Researchers have written extensively on how aquatic therapy can assist children with special needs. Most, if not all of them, seem to agree that indeed, aquatic therapy sessions can go a long way to help children with special needs lead normal lifestyles. They also agree for a fact that the success of aquatic therapy on any child largely depends on the skills of an aquatic therapist. The therapist must first know the basics of aquatic therapy.
The therapist must also have what it takes to deal with special needs children, not just inside the pool but in any environment. Anything other than that can easily mean the therapy sessions a special needs child is enrolled to may take ages to yield fruits. So just how can effective and well planned aquatic therapy sessions benefit children with special needs? Read on to find out!
Water has several unique properties that can help a special needs child to enjoy his or her treatment and respond to the treatment in question well. Take the hydrostatic pressure the pool water has for instance. It provides a blanket of ample pressure to the patient’s largest organ – the skin. This goes a long way to help the patient’s central nervous system coordinate messages with ease. This often takes a few months to develop which is certainly worth it.
Development skills form a huge part of growth in children. One should therefore be concerned anytime a young loved one takes long to crawl or take the first steps. You must however not be worried should delays in your child’s developmental skills be as a result of something like Attention Deficit Disorder, Autism or any other condition branded as ‘special needs’. Aquatic therapy can easily assist your child grow well though the normal phases that will ensure he gains the required development skills.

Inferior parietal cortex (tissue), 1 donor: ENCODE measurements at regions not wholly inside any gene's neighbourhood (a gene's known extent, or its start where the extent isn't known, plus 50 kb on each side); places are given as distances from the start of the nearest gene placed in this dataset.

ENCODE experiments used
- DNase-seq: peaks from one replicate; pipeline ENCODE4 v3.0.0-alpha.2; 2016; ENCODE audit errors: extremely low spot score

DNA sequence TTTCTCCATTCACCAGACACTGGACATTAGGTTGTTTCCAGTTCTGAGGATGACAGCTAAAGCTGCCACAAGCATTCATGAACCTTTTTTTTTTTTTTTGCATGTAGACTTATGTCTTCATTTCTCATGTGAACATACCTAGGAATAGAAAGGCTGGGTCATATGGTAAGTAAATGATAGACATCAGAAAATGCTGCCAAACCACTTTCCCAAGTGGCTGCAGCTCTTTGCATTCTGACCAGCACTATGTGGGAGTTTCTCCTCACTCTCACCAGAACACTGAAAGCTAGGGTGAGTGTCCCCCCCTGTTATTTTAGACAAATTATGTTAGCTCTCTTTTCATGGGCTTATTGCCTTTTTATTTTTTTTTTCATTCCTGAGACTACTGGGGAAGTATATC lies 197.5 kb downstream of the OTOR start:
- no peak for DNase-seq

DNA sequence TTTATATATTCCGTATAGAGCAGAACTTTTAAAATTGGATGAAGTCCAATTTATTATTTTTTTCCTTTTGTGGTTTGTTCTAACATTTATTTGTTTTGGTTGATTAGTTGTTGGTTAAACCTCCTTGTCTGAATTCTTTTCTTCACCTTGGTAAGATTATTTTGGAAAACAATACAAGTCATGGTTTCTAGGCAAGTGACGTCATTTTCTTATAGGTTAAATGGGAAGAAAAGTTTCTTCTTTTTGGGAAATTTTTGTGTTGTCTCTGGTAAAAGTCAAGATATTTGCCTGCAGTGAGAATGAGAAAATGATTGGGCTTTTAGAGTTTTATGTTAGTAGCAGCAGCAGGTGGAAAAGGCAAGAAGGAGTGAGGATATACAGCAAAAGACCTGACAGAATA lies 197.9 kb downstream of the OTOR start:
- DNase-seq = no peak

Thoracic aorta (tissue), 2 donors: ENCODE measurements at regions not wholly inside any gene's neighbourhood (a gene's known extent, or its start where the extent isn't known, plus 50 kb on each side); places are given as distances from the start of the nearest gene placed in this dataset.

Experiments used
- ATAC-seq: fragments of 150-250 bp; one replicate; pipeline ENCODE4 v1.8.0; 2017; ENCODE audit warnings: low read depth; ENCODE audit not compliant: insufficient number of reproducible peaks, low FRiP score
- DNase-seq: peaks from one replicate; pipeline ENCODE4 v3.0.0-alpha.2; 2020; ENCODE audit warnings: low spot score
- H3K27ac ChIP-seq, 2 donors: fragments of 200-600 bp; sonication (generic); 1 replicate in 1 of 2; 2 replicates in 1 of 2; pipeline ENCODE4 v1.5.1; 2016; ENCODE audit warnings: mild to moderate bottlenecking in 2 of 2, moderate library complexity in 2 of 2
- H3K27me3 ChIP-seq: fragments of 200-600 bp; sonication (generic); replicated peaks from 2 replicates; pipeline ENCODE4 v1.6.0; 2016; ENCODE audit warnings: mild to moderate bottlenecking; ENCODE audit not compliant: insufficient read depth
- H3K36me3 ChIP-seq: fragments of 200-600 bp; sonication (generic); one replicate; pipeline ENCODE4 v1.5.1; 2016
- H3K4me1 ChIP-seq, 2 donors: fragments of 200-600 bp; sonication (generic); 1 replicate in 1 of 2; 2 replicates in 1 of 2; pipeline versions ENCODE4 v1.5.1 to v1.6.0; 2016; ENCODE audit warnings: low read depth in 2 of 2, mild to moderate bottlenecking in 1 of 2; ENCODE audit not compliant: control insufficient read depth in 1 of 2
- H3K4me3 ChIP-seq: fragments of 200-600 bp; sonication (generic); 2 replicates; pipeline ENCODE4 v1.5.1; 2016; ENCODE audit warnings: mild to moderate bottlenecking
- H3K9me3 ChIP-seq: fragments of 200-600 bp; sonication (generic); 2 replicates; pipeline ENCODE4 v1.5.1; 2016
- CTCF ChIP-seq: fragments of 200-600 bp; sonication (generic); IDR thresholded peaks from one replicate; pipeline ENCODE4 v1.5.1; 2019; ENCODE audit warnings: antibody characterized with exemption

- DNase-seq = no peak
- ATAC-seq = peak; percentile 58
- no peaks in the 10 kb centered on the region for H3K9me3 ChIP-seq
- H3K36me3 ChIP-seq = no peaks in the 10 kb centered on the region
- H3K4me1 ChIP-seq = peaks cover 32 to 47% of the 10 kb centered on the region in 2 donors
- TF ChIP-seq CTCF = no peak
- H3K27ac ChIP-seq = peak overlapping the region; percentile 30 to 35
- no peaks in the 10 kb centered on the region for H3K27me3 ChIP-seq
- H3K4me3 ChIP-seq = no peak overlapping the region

Buoyancy, which is a vital part of aquatic therapy, can assist your child learn basic development skills. This can also be a bonus if your child loves water. He will certainly be motivated to learn in an aquatic environment. Before long, he will be able to work on development skills like rolling, jumping, crawling and walking. Cases have been reported of children who show up for treatment shaking their hands, diverting gazes or walking on their toes. They then leave each session organized and ready for the next routine.
This is where aquatic therapy in CT goes into treatment and turns into fun. Make no mistake about this, it is part and parcel of the treatment. If anything, it is one of the most important phases of aquatic therapy. Other children with special needs are simply encouraged to interact with others in the pool. Of course, this is usually under supervision. In the process they acquire interpersonal skills. They can trade toys, high five each other, point and use gestures and copy each other. Note that the session is also aimed at helping the children acquire other vital skills such as vestibular proprioception, motor planning, cognitive skills and re-pattering of reflexes.